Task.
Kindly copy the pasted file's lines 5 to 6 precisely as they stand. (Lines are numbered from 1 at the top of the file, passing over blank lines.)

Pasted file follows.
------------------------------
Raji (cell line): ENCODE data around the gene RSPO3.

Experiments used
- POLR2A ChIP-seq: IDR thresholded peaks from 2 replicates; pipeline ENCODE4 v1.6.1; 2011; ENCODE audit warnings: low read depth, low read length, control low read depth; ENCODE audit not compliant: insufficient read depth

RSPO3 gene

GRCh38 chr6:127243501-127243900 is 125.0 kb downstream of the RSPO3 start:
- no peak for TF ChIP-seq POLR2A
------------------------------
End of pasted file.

GRCh38 chr6:127243501-127243900 is 125.0 kb downstream of the RSPO3 start:
- no peak for TF ChIP-seq POLR2A